Ghazal 225, Verse 1


siyaahii jaise gir jaave dam-e ta;hriir kaa;Ga;z par
mirii qismat me;N yuu;N ta.sviir hai shab'haa-e hijraa;N kii

1) the way ink/'blackness' would fall, at the moment of writing, on the paper
2) in my fate, casually/causelessly/'like this', is the picture/image of the nights of separation


siyaahii : 'Blackness, darkness; shade; a black spot; a black dye or tincture; ink; blacking; lamp-black (syn. kaajal ); (met.) a stigma, brand'. (Platts p.709)


girnaa : 'To fall, drop, come down; to tumble; to alight, to perch (on, par ), to descend; to fall (upon, par )'. (Platts p.905)


yuu;N : 'Thus, in this wise, in this manner; —just so, for no particular reason; without just ground, vainly, idly, causelessly, gratuitously; to please oneself'. (Platts p.1253)


By fate is meant the writing of fate, and he has supposed that the letters of the writing of fate are all pictures. For example, the kind of letters that used to be customary in ancient Egypt; and those people who are sign-readers or who look at palms also have this opinion. (253)

== Nazm page 253

Bekhud Dihlavi:

He says, 'The way at the time of writing ink falls and hides the letters, in the same way in the writing of my fate the picture of the nights of separation has been captured'. The meaning is that the nights of separation have hidden the writing of my fate in such a way that I can't even know what is written in my future. (310)

Bekhud Mohani:

He has captured a picture of the memorable nights of separation written in my fortune like this: the way at the time of writing ink would fall on the paper, and except for darkness nothing would be visible. That is, in my fate there are only nights of separation, and that's it. (459)


Now please reflect on the aspect of meaning. At the time of writing if ink would fall on the paper, then it becomes a biggish blot. This blot is not of any particular kind, but rather is erratic and without regularity. The written destiny of the speaker is such that in it where the nights of separation should have been mentioned, there's a biggish blot, as if at the time of writing the ink would have fallen. This blot can have the following interpretations:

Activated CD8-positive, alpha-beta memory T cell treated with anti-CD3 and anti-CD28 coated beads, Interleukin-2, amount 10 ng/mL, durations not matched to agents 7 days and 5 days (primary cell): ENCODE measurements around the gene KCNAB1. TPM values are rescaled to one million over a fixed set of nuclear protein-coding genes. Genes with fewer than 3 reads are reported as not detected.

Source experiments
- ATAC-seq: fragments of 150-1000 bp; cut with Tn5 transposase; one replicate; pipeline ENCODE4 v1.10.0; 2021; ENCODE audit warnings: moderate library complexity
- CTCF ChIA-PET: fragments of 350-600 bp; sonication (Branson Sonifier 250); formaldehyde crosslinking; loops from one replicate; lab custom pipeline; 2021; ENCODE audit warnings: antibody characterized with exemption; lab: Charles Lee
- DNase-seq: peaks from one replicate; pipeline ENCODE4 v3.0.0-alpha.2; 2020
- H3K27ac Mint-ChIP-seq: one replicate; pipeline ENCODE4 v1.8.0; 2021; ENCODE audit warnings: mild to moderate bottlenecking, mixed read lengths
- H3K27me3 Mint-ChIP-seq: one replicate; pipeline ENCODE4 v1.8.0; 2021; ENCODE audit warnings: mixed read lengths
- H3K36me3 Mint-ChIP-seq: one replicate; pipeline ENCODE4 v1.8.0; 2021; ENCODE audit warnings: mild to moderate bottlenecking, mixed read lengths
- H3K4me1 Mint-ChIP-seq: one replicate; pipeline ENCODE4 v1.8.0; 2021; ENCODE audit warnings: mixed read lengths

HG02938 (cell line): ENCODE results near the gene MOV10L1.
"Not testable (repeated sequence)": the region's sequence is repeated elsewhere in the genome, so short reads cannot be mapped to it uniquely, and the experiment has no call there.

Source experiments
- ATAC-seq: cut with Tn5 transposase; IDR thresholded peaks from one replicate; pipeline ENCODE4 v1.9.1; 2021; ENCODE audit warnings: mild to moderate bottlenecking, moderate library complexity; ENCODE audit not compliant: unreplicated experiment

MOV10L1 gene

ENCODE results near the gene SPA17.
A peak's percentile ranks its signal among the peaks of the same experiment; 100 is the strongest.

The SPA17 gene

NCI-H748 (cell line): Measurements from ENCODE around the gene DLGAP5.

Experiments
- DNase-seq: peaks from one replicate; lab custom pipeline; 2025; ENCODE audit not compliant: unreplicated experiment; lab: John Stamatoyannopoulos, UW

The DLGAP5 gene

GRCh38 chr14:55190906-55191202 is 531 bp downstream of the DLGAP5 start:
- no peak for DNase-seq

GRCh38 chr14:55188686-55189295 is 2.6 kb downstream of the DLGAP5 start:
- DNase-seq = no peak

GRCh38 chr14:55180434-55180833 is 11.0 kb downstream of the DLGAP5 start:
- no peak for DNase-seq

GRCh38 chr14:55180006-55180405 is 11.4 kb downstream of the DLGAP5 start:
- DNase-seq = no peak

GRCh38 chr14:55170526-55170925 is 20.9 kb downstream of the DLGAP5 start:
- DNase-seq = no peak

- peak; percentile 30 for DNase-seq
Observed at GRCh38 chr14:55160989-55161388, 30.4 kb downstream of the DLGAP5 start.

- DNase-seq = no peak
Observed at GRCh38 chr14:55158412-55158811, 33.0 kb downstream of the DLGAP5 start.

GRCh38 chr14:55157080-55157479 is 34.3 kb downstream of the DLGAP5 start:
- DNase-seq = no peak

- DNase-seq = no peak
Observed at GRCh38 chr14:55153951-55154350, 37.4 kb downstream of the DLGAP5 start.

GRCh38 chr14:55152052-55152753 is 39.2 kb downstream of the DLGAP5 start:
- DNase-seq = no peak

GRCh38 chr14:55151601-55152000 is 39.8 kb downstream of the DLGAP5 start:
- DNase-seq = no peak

(1) In my lot the nights of separation are so many, so black, and so formless that it was proper to express them only by means of a blot. That is, the writer of destiny didn't have the words for them.

(2) My nights of separation are so murderous and painful that the writer of destiny considered it proper to hide their nature, and made a biggish blot.

(3) The expression of my nights of separation was so painful that the writer's courage left him, he no longer had control of his pen, and a biggish drop of ink dropped from his pen and spread on the paper.

(4) The writer of destiny thought, 'How would I express this person's destiny-- in it is mostly the blackness of nights of separation!' Thus, expressing his carelessness, made a biggish blot: this very thing is his fate.

== (1989: 345-46) [2006: 373-74]


WRITING: {7,3}

Between the black ink and the white paper there's a difference of night and day-- literally so, in this verse. Fate would seek to write its decree for the days of the speaker's life, but at the very moment of writing, a spill of black ink darkens them all into nights-- the endless nights of separation. These nights of separation are cosmic and all-pervading, and no day can ever really succeed or redeem them, just as after an ink-spill the page can never really be white again. These black nights cover the page of his destiny with a hopeless blot, making it unreadable; thus they're all the destiny he'll ever have. For more on the complexities of yuu;N , see {30,1}.

That's the obvious reading, and the one that the commentators prefer. But what does it mean for ink to 'fall' on paper? One meaning is certainly to 'spill', as from a dripping pen or even an overturned inkwell. But other meanings include 'to alight', 'to descend', and 'to perch on'. In this sense, the falling of black ink onto white paper could simply refer to the time when fate begins to write the speaker's destiny. Faruqi's commentary explores some of these possibilities; I'd like to emphasize one more.

For the moment of writing is also the time when the white paper begins to be constrained and overpowered by the first of those black lines that will ultimately cover it with black words. It would thus refer to a normal event (which seems to be quite possibly what the grammar of the first line suggests), rather than to a sudden accident. This reading would also consort better with 'at the moment of writing'. For an ink-spill could occur at any point, not just at a particular moment; while dam-e ta;hriir gives a sense of inception, of seeing the instant of origin.

And though less melodramatic, this latter reading would be in a way even more deadly and irrevocable. For the very first letters and words of the speaker's fate are black like the nights of separation, and so are all the later ones, making the page of his fate blacker and blacker over time. And we've known ever since {1,1} that fate (or divinity) is a casual, careless, 'mischievous' writer at best, so that its letters are often poorly shaped (and inclined to complain about it).

But there's another nice little twist as well: without ink, no writing. Without the blackness of ink to irrevocably darken the whiteness of paper, there's no destiny at all-- no cosmic decrees, no divine 'mischievousness', no human creativity, not even (perish the thought!) the ghazals of Ghalib.

Compare another 'ink' verse: an unpublished cousin, from this same ghazal: {225,2x}.

For another attempt to reckon with the unreckonable nights of separation, see {97,2}.